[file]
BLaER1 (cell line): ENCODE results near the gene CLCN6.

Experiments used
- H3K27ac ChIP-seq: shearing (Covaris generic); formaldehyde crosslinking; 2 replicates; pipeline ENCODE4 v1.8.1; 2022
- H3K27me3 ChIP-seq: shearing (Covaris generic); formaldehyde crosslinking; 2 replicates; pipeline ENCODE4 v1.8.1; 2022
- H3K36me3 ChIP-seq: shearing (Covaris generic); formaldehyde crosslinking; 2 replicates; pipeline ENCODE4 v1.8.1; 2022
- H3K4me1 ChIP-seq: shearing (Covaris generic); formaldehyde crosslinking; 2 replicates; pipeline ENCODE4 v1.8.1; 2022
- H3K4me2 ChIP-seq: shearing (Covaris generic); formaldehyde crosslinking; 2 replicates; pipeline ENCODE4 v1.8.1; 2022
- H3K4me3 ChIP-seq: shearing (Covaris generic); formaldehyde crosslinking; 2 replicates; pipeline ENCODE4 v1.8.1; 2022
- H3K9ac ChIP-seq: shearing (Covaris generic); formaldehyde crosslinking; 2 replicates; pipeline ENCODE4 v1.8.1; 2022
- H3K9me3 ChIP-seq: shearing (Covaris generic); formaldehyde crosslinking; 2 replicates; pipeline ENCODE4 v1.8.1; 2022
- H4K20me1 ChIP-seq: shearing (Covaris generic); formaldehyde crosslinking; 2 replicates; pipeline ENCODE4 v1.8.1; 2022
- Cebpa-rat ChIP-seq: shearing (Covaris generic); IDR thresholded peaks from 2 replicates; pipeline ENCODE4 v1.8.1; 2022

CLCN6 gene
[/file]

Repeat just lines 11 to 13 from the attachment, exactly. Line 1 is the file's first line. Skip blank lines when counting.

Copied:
- H4K20me1 ChIP-seq: shearing (Covaris generic); formaldehyde crosslinking; 2 replicates; pipeline ENCODE4 v1.8.1; 2022
- Cebpa-rat ChIP-seq: shearing (Covaris generic); IDR thresholded peaks from 2 replicates; pipeline ENCODE4 v1.8.1; 2022

CLCN6 gene